Generally speaking, humans like to compartmentalize various tasks by time of day, day of the week, and month of the year. Yes, there are items on the to-do list that only surface seasonally. We don’t tend to our garden patches in winter, for instance, or hang up holiday lights in August. But, there are some tasks that should be a year-round priority, and these include preventing parasites from harming your pet.
Contrary to popular belief, parasite prevention is important throughout the year, not just between the months of April and October.
Parasites are a common part of everyday life. They are simply everywhere. When they begin to negatively affect your pet (with symptoms ranging from annoying to life-threatening), or infect your family, these carriers of vector-borne illnesses must be eradicated.
We’re talking about the following parasites and the diseases they are responsible for spreading:
- Fleas – Typhus, plague, and they’re an intermediate host for tapeworms that can be spread to people
- Ticks – Lyme disease, Rocky Mountain spotted fever, ehrlichiosis
- Mosquitoes – Heartworm disease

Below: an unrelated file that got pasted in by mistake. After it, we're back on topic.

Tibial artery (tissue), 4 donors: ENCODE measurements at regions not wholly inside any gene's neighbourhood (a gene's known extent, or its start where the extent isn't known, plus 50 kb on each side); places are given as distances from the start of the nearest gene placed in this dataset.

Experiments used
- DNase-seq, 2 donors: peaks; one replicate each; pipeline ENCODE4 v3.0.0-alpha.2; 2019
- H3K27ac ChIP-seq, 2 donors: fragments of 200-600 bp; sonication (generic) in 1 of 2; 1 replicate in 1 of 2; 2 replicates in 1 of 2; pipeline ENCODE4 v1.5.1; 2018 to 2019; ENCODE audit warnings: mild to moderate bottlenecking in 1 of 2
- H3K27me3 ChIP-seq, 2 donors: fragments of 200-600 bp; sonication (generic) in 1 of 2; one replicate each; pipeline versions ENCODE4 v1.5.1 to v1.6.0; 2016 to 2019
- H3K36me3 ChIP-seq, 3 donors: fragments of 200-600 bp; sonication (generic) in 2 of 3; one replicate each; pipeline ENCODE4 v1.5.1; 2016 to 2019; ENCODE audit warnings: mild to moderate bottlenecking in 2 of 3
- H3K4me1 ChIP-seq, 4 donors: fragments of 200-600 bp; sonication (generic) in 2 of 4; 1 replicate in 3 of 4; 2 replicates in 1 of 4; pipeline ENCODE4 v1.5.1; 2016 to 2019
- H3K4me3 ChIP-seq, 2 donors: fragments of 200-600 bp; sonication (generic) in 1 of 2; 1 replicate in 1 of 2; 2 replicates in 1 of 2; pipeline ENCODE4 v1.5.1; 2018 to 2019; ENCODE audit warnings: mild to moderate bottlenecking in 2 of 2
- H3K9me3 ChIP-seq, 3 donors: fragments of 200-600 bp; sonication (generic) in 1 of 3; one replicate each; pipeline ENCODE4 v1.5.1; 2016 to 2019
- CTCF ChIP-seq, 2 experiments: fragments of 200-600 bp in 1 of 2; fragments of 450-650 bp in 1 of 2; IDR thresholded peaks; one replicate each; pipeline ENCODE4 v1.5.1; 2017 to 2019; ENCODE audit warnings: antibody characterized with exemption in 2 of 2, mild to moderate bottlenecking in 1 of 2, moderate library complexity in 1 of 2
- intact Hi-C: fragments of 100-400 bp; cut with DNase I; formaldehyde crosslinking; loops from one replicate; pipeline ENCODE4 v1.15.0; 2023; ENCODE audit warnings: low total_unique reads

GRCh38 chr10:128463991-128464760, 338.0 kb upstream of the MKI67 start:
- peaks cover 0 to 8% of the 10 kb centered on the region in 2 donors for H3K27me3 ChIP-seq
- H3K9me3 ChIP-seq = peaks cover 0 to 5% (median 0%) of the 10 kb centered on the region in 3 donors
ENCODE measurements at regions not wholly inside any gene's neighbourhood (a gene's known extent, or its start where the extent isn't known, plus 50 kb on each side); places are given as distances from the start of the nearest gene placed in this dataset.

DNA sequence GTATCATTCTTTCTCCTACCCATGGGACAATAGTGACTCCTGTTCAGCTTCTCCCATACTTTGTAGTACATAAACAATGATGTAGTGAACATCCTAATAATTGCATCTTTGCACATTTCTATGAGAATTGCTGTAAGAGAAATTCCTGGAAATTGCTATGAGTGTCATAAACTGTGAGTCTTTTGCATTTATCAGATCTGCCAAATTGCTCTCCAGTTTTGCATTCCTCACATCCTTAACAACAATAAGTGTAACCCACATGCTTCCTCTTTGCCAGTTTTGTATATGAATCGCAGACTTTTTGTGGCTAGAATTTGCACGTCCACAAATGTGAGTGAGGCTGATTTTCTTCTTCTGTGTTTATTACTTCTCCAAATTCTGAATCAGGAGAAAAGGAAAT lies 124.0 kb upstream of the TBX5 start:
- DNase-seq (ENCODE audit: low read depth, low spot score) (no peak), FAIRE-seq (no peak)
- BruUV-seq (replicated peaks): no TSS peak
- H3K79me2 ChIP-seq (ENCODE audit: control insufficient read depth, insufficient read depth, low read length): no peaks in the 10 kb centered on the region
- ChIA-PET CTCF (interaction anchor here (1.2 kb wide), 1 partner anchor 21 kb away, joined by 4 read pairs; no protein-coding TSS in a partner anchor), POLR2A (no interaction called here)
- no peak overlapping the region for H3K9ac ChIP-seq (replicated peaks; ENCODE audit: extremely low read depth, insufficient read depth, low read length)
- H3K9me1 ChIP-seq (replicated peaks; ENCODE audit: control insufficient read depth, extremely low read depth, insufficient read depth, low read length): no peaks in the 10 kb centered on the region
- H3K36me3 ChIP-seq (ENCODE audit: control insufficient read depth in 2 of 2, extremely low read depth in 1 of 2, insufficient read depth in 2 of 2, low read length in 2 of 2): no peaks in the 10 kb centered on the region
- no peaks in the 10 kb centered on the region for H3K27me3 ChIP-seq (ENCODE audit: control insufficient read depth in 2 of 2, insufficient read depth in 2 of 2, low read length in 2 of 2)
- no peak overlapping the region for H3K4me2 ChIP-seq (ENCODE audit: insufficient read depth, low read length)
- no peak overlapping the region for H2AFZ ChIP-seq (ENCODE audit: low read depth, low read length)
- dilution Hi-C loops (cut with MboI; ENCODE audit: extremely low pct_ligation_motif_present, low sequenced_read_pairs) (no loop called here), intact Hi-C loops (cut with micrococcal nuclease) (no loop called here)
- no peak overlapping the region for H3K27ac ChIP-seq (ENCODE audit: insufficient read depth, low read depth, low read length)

Furthermore, we screen our patients for the following internal parasites during regular wellness visits.
Parasites like fleas and ticks can be excruciatingly hard to get a handle on (trust us, you do not want a flea infestation). While their sheer numbers decrease outdoors after the first frost, they can survive inside a home, feasting on pets and humans alike, for an entire winter in an uninterrupted life cycle.
Similarly, internal parasites, such as worms, can affect your pet any month of the year and you may not even realize it.
Parasite Prevention Always Wins
That’s why Animal Kind Veterinary Hospital recommends that pet owners administer monthly medication throughout the year to prevent any problems spread by parasites. This is a decidedly modern approach; no longer can we expect a flea collar to do the job. Besides, many pets travel to warmer climates in the winter, making year-round parasite prevention the safest method.
Of course, parasite prevention is not one-size-fits-all. Your pet’s lifestyle, pre-screening results, and vaccinations are taken into account, as well as your own methods to reduce transmission. If you aren’t doing these already, we recommend these tips:
- Maintain regular hand washing
- Reduce the time your pet is exposed to other pets
- Clean up feces daily
- Eliminate any standing water on your property (mosquitoes lay eggs in stagnant water)
- Cut back weeds or overgrowth where pests may gather
- Check your pet’s skin and fur for any signs of external parasites
Three Hundred and Sixty-Five
Our team is here to serve your pet every day of the year. If you have any questions or concerns about parasite prevention, we encourage you to contact us.